Manolo Escobar - Flores en mano (English translation)

Proofreading requested
Spanish

Flores en mano

Vengo desde los montes hasta los llanos,
Vengo desde los montes hasta los llanos,
Flores de mil colores te traigo en mano, te traigo en mano,
Flores de mil colores te traigo en mano. te traigo en mano.
 
Porque te quiero, porque te quiero
vengo a cantarte, niña,
campanilleros; campanilleros.
 
El romero y la palma tienes por gloria,
Y tus ojos la llama de mi memoria.
Pastorcita, pastora de mi rebaño.
tú serás, si me quieres, antes de un año.
 
Baja el río cantando desde la sierra,
Baja el río cantando desde la sierra,
Y yo vengo rondando la que me espera, la que me espera.
 
Porque te quiero, porque te quiero
vengo a cantarte, niña,
campanilleros; campanilleros,
 
Vengo a cantarte niña,
campanilleros, campanilleros.
 
Vengo a cantarte niña,
campanilleros, campanilleros......
 
Submitted by roster 31 on Sat, 11/11/2017 - 03:49
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English translation

Flowers in my hand

I come from the mountains to the plains,
I come from the mountains to the plains,
I bring you flowers of a thousand colours in my hand, bring you in my hand,
I bring you flowers of a thousand colours in my hand, bring you in my hand.
 
Because I love you, because I love you,
I come to sing to you, girl,
traditional songs; traditional songs.
 
You have rosemary and palm for glory,
and your eyes the flame from my memory.
Young shepherdess, if you want me
you will be guardian of my flock in less than a year.
 
The river comes down singing from the mountains,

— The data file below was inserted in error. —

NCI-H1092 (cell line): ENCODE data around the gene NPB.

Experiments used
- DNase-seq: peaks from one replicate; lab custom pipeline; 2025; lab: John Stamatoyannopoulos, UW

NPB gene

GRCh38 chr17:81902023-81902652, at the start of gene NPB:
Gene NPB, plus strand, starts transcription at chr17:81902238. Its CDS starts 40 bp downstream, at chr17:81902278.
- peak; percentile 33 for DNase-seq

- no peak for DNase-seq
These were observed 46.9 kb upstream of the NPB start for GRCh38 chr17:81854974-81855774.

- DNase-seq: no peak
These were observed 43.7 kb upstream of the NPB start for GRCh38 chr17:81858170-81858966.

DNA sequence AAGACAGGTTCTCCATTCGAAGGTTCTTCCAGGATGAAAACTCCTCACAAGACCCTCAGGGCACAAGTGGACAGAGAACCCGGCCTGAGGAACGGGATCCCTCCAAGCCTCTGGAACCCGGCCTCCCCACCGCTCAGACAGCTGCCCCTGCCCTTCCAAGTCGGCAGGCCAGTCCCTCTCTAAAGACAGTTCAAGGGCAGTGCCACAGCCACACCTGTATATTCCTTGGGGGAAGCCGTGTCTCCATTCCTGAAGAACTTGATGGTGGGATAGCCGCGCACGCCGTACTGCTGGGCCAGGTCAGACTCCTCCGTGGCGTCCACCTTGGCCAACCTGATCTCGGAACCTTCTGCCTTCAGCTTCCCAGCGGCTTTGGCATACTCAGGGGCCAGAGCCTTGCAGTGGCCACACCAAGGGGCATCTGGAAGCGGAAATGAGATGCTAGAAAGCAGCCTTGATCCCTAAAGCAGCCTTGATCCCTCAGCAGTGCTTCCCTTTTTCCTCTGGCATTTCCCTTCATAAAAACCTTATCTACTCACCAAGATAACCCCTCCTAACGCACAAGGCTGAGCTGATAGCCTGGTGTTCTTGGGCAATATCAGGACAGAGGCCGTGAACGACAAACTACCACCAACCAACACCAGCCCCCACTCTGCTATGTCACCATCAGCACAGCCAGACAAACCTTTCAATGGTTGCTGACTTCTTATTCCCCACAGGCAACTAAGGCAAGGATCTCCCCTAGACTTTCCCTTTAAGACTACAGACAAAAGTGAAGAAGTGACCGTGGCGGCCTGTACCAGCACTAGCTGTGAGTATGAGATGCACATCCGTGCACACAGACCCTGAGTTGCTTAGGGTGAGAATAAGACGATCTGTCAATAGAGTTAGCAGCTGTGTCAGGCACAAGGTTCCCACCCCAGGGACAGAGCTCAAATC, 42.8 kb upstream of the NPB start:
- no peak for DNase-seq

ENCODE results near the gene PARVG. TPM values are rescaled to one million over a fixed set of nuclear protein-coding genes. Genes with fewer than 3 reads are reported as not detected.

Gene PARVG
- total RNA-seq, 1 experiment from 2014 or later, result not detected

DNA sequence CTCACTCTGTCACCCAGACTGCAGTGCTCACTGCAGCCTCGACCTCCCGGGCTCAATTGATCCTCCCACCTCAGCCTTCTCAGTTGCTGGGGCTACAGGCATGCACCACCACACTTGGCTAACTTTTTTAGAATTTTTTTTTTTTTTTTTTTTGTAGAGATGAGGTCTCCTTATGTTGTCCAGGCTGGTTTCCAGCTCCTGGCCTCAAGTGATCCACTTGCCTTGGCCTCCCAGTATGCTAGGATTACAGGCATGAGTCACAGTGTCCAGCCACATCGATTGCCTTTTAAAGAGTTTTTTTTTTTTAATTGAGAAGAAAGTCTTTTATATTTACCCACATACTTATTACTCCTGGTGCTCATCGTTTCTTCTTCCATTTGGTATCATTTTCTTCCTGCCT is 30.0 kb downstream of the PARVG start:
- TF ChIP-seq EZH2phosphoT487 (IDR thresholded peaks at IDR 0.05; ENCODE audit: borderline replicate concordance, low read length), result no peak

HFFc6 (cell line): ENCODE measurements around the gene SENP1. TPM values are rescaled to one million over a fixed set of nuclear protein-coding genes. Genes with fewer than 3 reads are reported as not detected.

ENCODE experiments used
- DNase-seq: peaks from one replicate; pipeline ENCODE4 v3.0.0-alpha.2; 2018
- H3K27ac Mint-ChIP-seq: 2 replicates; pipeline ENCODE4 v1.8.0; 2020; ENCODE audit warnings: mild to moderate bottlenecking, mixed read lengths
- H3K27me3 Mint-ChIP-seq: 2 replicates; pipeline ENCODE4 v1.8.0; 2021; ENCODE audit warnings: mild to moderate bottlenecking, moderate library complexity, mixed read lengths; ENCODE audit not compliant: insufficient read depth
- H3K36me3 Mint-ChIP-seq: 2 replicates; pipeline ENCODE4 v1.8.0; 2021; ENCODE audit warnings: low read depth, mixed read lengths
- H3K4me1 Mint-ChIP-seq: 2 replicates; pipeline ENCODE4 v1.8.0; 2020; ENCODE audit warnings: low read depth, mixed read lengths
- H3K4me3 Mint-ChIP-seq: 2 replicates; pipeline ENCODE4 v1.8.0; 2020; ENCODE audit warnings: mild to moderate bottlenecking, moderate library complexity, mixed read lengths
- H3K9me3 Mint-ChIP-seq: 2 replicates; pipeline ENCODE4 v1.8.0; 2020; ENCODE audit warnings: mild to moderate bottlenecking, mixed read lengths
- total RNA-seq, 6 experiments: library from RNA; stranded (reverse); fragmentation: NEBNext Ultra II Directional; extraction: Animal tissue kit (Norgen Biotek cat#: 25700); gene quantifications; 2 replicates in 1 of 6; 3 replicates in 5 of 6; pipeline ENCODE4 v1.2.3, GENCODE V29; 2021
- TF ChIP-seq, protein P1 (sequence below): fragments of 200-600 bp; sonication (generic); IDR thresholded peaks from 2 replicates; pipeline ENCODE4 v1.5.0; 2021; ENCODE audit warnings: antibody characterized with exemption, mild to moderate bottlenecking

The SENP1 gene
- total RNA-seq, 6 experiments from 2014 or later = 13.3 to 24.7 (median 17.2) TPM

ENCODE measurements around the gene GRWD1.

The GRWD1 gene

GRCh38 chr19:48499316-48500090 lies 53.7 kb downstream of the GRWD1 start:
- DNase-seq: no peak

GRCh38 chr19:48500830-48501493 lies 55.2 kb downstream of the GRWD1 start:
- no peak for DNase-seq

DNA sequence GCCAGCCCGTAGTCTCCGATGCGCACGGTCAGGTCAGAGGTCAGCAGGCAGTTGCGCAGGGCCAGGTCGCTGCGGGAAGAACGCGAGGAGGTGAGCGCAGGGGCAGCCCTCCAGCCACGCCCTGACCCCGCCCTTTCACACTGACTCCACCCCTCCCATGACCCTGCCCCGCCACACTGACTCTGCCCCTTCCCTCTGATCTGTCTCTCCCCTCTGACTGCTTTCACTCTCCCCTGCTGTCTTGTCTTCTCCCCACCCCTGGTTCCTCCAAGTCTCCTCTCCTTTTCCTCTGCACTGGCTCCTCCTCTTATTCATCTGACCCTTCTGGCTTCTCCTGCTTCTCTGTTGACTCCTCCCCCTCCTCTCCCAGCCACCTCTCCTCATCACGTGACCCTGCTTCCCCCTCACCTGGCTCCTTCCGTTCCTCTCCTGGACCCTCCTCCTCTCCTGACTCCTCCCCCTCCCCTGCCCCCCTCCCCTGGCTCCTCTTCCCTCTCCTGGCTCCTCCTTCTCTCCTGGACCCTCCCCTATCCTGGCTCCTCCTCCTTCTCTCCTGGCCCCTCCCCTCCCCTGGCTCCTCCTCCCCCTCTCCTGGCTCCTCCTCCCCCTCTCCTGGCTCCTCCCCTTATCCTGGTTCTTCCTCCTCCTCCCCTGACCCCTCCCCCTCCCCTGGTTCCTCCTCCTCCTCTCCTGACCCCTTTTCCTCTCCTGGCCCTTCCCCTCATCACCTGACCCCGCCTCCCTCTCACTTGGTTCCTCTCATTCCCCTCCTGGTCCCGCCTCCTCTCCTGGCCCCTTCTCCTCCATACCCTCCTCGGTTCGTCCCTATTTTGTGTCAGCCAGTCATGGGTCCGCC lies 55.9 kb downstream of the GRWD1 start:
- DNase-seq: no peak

The river comes down singing from the mountains,
and I come courting the one who waits for me, the one who waits for me.
 
Because I love you, because I love you,
I come to sing to you, girl,
traditional songs; traditional songs.
 
I come to sing to you, girl,
traditional songs; traditional songs.
 
I come to sing to you, girl,
traditional songs; traditional songs.
 
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Submitted by michealt on Sat, 11/11/2017 - 17:48
Added in reply to request by roster 31
Last edited by michealt on Mon, 13/11/2017 - 23:13
Author's comments:

When I first glanced at this song and noticed campanillero, romero, palma, gloria, pastorcita and pastora, I though it might be a religious song belonging to some cult of Mary. But on actually reading the lyrics and listening to it I concluded that that it certainly wasn't that and my interpretation of "romero" and "campanilleros" switched from "pilgrim" and "bell ringers" to the herb rosemary and a kind of traditional Andalucian singer.

The author of translation requested proofreading.
It means that he/she will be happy to receive corrections, suggestions etc about the translation.
If you are proficient in both languages of the language pair, you are welcome to leave your comments.
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Comments
roster 31    Mon, 13/11/2017 - 17:47

Hi Tom!
I sent you some comments and I don't see them now. Well, here they ate again:
1. First stanza, fourth verse - You have the word 'bring' twice. If you erase one of them, the line will have perfect length.